The link between vitamin D insufficiency and deficiency and atopic dermatitis (eczema) may not be as clear as some research has proposed. No argument that vitamin D promotes calcium and phosphate absorption, and is needed to maintain the growth of healthy bones, muscles, and increase immunity from some serious diseases. A study in the British Medical Journal found that increasing vitamin D intake reduces the risk of colds, flu and other respiratory infections like pneumonia but there are conflicting research results on whether vitamin D levels really have a bearing on eczema and psoriasis. But does vitamin D deficiency really impact eczema? In this blog, we try to sort out fact from fiction about vitamin D benefits and eczema prevalence, severity, treatment, and prevention.
When you think of vitamin D many of us associate sunshine as a primary source, which is correct. When sunshine or ultraviolet rays from sunlight interact with the skin it triggers a vitamin D synthesis. Vitamin D intake is so closely aligned with sun exposure that many call vitamin D the “Sunshine Vitamin”.
There are only a few foods that Vitamin D is naturally present and there are three forms of vitamin D in foods:
Vitamin D3 is available as a dietary supplement. The daily supplement dose recommended by the US Institute of Medicine is 10 – 20mg (or 400 – 800IU). Many health care professionals recommend increasing the dosage of vitamin D3 during the autumn and winter months when many people are likely to get less vitamin D from sunshine. Choose your brand of vitamin D3 supplements carefully as the FDA regulates but does not monitor the safety of purity of supplements.
Research studies sponsored by the Vitamin D Council, (a 501c nonprofit promoting the consumption of vitamin D supplement), have made a coherent argument that low vitamin D levels have increased the incidences of asthma, eczema, psoriasis and an immune molecule linked to other allergies and they have attempted to link successful treatment of asthma, eczema, and psoriasis to increased levels of vitamin D3. The Vitamin D Council’s research correlates conclusions that having high enough levels of vitamin D3 may reduce your risk of developing eczema and psoriasis and the prevalence of eczema and psoriasis flareups. And that people with normal to higher levels of vitamin D3 will help manage eczema flareups and they will have fewer skin infections.
Conversely, there are numerous other scientific and medical studies about the relationship between vitamin D3 deficiency and eczema that conclude taking vitamin D3 supplements for eczema, asthma, and psoriasis does not help reduce the occurrence of psoriasis or atopic dermatitis and not help relieve the itchiness. The facts and controversies about the relationship of atopic dermatitis and vitamin D3 are laid out in a very technical and detailed research article worth reading from the US National Library of Medicine and the National Institutes of Health.
A prominent and leading 2017 study from a team of Canadian researchers led by Dr. Brent Richards, MD, and Dr. Despoina Manousaki, Ph.D. and published in the PLOS Medicine Journal and in the American Association for the Advancement of Science (AAAS) journal confirms the clinical study results regarding the relationship between eczema and vitamin D3 deficiencies.
This wide-ranging clinical study found that increasing vitamin D level is unlikely to reduce the risk and susceptibility to asthma, elevated immunoglobulin E (IgE) levels, psoriasis and atopic dermatitis conditions in adults or children.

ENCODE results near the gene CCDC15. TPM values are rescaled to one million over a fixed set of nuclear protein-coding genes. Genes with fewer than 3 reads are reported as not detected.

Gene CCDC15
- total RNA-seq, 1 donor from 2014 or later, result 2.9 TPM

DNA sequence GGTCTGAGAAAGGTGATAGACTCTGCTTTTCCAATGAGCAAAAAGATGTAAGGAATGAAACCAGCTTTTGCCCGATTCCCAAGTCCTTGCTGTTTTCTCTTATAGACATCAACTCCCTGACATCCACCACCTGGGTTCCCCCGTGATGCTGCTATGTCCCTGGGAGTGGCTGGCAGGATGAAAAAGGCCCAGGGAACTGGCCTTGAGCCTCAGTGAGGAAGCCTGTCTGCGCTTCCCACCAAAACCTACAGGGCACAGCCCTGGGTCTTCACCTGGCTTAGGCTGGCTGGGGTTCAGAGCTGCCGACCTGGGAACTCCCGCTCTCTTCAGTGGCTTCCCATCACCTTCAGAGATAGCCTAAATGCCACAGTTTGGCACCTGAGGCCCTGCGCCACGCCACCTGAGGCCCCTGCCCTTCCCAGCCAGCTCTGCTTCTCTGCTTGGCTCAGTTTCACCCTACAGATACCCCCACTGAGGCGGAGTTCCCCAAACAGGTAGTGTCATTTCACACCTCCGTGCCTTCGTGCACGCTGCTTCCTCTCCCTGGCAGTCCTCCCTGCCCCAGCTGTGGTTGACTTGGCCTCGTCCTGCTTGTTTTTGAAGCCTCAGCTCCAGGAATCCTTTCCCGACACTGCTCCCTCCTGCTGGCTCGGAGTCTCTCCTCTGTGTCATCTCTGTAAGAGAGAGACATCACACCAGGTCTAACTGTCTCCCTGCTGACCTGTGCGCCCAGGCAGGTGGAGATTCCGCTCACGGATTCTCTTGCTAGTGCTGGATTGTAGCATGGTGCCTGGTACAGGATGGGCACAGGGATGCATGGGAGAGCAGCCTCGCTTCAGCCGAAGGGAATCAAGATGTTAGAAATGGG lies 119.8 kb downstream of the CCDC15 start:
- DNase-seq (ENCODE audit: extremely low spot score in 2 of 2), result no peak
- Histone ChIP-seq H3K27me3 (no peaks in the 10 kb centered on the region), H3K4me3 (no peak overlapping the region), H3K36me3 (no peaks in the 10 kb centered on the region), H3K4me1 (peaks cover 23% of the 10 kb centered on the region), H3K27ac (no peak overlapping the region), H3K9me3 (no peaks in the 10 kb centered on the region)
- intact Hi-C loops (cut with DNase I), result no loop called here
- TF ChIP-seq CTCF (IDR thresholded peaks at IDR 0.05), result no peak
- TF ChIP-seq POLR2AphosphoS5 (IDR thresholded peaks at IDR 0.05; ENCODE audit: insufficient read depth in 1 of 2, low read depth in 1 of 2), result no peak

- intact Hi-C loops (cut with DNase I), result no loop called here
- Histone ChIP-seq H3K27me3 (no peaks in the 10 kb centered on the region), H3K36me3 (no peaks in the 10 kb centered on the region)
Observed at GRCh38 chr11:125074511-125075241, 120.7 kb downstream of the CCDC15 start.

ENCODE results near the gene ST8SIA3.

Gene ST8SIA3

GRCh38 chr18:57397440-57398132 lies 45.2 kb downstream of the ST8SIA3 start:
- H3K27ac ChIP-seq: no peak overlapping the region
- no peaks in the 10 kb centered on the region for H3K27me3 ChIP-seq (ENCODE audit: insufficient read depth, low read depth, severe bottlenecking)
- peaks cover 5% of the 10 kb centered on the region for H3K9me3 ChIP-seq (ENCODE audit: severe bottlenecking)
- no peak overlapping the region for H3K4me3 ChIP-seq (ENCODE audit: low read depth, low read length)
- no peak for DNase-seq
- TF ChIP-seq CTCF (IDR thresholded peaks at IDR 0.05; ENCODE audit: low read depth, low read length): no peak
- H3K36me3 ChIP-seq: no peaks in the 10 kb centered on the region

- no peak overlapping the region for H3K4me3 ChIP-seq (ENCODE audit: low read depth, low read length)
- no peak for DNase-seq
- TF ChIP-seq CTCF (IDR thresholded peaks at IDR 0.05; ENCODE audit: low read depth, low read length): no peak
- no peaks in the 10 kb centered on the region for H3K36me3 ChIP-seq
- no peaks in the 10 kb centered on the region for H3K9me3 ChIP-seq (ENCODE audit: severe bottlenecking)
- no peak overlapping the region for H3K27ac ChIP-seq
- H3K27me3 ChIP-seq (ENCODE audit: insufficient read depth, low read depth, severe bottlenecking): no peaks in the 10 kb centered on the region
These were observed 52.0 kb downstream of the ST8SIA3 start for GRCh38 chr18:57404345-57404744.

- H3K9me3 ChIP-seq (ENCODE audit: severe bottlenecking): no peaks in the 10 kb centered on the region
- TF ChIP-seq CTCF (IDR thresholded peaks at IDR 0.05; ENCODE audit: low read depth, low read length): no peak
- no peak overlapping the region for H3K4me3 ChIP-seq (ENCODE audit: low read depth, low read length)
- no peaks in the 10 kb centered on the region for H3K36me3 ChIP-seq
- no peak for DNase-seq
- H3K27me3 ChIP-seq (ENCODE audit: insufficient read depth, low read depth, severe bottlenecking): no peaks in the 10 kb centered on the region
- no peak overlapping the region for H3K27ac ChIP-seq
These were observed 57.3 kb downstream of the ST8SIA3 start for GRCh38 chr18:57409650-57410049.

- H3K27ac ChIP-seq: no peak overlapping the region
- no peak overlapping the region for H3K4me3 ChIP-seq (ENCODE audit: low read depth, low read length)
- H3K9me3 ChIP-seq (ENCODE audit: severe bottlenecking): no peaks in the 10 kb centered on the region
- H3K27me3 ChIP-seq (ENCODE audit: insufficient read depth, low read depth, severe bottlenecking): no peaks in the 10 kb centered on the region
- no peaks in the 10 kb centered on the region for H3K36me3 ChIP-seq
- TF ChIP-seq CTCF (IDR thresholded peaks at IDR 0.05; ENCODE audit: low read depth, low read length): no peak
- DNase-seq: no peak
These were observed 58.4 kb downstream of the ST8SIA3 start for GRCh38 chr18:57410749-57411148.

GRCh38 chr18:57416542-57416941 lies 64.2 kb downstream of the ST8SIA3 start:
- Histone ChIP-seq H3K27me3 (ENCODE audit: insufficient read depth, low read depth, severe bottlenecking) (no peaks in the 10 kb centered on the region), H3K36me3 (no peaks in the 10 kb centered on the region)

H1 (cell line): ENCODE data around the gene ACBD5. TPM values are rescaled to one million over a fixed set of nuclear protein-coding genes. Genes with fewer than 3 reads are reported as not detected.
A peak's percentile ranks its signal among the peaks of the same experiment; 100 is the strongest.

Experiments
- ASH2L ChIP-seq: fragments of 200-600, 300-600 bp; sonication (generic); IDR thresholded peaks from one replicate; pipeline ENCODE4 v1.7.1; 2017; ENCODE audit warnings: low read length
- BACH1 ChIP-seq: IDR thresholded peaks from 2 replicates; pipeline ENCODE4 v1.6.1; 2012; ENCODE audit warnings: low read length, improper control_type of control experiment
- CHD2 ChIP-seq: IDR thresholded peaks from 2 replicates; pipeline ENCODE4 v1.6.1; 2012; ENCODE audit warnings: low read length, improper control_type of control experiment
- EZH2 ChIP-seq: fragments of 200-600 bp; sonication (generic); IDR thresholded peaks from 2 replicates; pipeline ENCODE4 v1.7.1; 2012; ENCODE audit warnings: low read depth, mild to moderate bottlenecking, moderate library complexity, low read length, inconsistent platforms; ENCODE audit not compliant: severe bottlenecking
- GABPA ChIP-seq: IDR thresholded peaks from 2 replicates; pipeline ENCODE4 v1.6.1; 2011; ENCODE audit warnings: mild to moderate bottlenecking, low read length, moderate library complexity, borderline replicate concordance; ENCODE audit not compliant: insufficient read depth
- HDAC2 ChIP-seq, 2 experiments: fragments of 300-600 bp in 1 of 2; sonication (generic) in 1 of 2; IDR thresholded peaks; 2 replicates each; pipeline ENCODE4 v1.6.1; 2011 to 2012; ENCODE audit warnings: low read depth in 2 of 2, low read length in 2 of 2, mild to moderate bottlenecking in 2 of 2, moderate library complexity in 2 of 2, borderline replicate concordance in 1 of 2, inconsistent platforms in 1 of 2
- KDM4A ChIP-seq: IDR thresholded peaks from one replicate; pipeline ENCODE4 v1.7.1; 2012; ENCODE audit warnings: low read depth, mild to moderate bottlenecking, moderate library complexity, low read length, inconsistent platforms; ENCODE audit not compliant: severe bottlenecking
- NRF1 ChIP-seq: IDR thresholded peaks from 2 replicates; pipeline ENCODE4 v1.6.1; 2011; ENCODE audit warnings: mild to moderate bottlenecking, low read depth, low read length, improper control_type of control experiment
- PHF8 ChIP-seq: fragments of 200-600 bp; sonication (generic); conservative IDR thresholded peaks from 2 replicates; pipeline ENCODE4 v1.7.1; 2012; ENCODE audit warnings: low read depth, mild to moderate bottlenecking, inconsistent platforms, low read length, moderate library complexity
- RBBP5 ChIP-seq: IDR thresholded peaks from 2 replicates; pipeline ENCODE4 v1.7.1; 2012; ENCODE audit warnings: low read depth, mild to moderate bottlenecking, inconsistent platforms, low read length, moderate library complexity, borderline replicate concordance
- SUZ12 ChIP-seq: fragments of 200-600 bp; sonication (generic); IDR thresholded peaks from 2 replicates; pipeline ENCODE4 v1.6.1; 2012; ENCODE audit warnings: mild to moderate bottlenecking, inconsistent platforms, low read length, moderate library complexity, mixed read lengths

Dr. Despoina Manousaki, the lead author, said: "Our findings suggest that previous associations between low vitamin D and atopic disease could be due to spurious associations with other factors. Efforts to increase vitamin D levels will probably not result in decreased risk of adult and pediatric atopic dermatitis, asthma, or elevated IgE levels.”
These findings contrast with a recent study from the same group which used similar methods to provide evidence supporting a causal role for vitamin D in the risk of multiple sclerosis, a common neurological disorder. "Our previous findings suggest that low vitamin D levels increase the risk for some inflammatory diseases like multiple sclerosis, but these effects do not translate to other inflammatory diseases like asthma, psoriasis and atopic dermatitis", said Dr. Richards.
It won't protect you against asthma, plaque psoriasis, atopic dermatitis or most other allergies based on results from this very credible clinical study by academic researchers, health care professionals, and nutrition experts. Conclusively the research indicates that vitamin D has no real effective impact on the occurrence, and severity health conditions such as atopic dermatitis, asthma, and plaque psoriasis.
If you have eczema the short answer is yes because there are outlying reasons for why you likely have insufficient or low levels of vitamin D and possibly even a deficiency of vitamin D. What is underlying most the medical research and clinical studies and some very practical points that low levels of vitamin D and eczema can be related when you consider the spurious associations Dr. Manouaski refers too in his 2017 research.
If you read through this article this far you already know that eczema is a skin condition characterized by very itchy, red, dry, sensitive skin rash that can crack and weep fluids in moderate to severe eczema cases. You also probably know there are thousands of potential triggers, and that there is no cure, but there are many different treatments can help improve the skin's condition, making life easier.
The best recommendations for treating eczema are:
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